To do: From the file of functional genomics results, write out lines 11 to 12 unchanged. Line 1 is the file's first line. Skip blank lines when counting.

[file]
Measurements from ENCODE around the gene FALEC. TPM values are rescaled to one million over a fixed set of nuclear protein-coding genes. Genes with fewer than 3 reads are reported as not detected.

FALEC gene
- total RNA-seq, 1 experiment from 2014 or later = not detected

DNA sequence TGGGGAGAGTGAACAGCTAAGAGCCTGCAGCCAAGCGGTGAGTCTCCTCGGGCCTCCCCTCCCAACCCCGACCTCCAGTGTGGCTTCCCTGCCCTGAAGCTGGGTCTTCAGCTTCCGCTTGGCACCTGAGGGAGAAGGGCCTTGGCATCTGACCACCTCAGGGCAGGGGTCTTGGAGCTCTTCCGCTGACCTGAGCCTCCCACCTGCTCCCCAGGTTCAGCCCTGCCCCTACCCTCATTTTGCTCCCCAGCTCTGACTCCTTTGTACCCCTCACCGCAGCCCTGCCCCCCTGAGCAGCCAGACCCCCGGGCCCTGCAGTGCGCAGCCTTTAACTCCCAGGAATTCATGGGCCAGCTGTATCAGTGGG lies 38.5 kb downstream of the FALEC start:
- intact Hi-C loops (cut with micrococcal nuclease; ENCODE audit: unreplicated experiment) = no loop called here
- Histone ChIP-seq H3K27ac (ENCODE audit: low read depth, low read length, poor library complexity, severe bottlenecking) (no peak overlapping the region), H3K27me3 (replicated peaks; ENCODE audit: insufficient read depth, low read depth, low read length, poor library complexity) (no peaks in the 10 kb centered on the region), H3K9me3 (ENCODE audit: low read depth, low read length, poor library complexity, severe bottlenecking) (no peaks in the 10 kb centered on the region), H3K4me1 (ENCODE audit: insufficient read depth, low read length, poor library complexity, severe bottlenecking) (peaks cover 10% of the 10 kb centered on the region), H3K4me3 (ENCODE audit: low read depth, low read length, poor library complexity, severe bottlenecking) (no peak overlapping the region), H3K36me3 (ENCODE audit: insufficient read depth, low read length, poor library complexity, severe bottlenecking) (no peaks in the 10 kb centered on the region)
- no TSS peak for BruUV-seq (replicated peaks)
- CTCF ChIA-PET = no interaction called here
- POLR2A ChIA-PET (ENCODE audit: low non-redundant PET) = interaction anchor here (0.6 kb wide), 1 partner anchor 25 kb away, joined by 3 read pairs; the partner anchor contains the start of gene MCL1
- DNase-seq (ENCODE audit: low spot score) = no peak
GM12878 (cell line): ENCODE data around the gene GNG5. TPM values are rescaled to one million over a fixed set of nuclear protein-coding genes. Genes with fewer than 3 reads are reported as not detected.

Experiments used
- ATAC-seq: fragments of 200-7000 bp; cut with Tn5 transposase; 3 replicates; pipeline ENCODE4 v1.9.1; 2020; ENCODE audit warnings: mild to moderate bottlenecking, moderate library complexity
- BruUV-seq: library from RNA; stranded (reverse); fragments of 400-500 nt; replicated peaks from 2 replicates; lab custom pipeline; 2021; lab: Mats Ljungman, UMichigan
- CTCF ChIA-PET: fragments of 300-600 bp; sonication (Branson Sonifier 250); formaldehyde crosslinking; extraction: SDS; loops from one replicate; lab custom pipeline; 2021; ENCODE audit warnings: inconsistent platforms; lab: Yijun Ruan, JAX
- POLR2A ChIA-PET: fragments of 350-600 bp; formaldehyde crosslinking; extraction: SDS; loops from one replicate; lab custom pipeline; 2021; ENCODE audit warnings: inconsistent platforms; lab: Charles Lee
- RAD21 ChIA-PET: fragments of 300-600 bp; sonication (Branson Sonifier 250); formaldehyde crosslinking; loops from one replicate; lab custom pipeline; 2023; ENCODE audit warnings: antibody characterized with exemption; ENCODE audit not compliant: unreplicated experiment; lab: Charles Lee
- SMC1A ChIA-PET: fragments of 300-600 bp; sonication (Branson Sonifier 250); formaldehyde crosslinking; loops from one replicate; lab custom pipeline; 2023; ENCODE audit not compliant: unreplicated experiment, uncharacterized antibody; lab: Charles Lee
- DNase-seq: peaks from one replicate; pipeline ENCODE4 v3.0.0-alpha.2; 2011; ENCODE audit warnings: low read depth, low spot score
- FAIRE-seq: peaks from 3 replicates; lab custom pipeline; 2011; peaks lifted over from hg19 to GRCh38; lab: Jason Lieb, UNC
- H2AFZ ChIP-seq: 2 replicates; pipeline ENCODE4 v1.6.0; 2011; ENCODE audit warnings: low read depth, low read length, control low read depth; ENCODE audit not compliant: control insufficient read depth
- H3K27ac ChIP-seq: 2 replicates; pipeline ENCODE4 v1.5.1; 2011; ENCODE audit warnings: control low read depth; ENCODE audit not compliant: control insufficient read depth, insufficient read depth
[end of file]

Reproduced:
GM12878 (cell line): ENCODE data around the gene GNG5. TPM values are rescaled to one million over a fixed set of nuclear protein-coding genes. Genes with fewer than 3 reads are reported as not detected.

Experiments used